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Speck   /spɛk/   Listen
Speck

noun
1.
A very small spot.  Synonym: pinpoint.
2.
(nontechnical usage) a tiny piece of anything.  Synonyms: atom, corpuscle, molecule, mote, particle.
3.
A slight but appreciable amount.  Synonyms: hint, jot, mite, pinch, soupcon, tinge, touch.



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"Speck" Quotes from Famous Books



... a distance above it of from ten to twelve feet. Huge rocks would be covered six or eight inches deep with them. Occasionally they would light upon a tree, and in a few moments the tree or bush would be absolutely covered, every speck of foliage hidden. It was difficult to breathe without inhaling them, and we were kept busy brushing them from our faces and clothes. They were all traveling in one direction—down stream. I believe that they had been into the canyons laying their eggs, and were returning to the valleys. All afternoon ...
— Out of Doors—California and Oregon • J. A. Graves

... up, and, making our way to a clear space on the very summit of the hill, looked abroad at the scene. Seaward, the ocean stretched away, a vast plain of delicate blue, to the horizon, and some twenty miles in the offing we made out a speck of white, gleaming in the brilliant morning sun, which we decided must be the schooner. Then, turning our backs upon the sea, we had the hilly foreground of the island before us, sloping away to right and left and in front of us down to the smooth, placid waters of the ...
— The Log of a Privateersman • Harry Collingwood

... said Nathanael. "See what numbers of them—numbers, yet how few they seem!—are moving up and down on this highway of all nations. Look, Agatha, at that one, a mere speck, dipping in ...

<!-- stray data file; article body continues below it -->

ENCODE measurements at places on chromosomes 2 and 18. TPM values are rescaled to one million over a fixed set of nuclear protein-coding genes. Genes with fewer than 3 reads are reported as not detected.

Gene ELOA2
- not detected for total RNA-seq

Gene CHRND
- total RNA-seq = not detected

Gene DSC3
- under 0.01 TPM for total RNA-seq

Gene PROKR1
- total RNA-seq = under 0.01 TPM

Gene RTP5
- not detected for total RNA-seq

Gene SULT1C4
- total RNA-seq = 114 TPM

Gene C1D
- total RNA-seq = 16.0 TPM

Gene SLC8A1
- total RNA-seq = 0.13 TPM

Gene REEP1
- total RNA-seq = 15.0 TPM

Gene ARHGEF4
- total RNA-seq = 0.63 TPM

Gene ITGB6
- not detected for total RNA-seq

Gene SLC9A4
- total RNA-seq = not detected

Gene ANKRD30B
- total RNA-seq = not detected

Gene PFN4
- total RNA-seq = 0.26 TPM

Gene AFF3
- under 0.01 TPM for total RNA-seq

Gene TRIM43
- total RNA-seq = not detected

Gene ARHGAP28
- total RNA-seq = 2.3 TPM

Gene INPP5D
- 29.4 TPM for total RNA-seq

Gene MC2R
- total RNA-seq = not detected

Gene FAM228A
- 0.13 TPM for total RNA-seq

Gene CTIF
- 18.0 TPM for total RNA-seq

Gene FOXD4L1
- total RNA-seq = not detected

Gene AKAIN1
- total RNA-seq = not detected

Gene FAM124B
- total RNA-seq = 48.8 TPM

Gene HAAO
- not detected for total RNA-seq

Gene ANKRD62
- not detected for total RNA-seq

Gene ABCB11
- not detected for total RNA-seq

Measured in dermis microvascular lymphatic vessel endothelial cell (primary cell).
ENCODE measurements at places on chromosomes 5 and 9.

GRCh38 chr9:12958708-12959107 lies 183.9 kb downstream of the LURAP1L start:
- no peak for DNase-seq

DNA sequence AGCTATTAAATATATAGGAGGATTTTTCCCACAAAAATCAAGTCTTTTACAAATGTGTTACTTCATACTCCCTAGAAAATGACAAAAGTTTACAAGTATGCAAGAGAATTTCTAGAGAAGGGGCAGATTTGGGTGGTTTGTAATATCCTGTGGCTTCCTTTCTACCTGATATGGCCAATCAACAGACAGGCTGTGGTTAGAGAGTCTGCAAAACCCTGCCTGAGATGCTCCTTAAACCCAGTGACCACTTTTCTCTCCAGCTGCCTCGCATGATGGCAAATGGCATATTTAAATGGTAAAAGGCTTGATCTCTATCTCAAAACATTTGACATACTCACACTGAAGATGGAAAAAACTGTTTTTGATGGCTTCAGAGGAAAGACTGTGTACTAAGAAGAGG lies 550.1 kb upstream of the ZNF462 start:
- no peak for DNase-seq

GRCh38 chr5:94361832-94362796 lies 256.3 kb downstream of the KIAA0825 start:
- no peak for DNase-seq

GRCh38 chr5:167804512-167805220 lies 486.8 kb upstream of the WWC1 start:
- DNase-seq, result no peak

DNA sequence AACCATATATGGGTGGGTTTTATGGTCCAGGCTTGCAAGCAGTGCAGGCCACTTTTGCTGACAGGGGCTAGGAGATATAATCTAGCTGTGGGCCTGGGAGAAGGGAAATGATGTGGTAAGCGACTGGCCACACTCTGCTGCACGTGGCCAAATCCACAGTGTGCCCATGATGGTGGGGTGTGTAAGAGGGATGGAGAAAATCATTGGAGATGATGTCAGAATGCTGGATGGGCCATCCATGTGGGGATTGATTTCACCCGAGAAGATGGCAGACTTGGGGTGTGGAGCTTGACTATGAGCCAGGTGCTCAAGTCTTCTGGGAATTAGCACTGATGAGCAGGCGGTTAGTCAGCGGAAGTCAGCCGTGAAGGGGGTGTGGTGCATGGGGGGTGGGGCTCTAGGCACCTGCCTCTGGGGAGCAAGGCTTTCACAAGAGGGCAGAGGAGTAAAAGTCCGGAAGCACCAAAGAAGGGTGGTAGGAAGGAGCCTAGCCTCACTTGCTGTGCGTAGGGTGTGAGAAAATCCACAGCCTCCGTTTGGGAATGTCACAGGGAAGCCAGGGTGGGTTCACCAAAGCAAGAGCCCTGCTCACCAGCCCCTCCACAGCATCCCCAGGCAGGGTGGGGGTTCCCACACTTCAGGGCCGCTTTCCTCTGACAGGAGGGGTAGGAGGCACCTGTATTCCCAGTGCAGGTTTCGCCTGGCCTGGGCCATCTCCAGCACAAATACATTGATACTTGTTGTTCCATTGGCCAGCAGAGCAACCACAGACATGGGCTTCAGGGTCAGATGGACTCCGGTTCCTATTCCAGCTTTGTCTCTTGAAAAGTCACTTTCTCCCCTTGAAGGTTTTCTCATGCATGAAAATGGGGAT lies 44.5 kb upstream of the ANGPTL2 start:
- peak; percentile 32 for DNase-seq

— Agatha's Husband - A Novel • Dinah Maria Craik (AKA: Dinah Maria Mulock)

... of me! I've hed too much. I ain't a speck thankful! I'm mightily t'other thing, whatever 'tis. Write to her yourself, if you're a mind tu. You can make a better fist at it, anyways. Comes as nateral to women to lie as sap to run. I'll be etarnally blessed ef I touch paper for to do it." And he flung out of ...
— The Wit of Women - Fourth Edition • Kate Sanborn

... again at the water in bewilderment, as if her senses were the victim of some sleight of hand. Not a speck or spot resembling a man's head or face showed anywhere. By this time she was alarmed, and her alarm intensified when she perceived a little beyond the scene of her husband's bathing a small area of water, the quality of whose surface differed ...
— Victorian Short Stories, - Stories Of Successful Marriages • Elizabeth Gaskell, et al.

... could see, way up in the middle of the sky, and right on a line with his eye, Ole Robber Hawk himself, or else one of his relatives or friends. He was brown, of course, but against the blue of the sky he looked like a little black speck with a couple of ...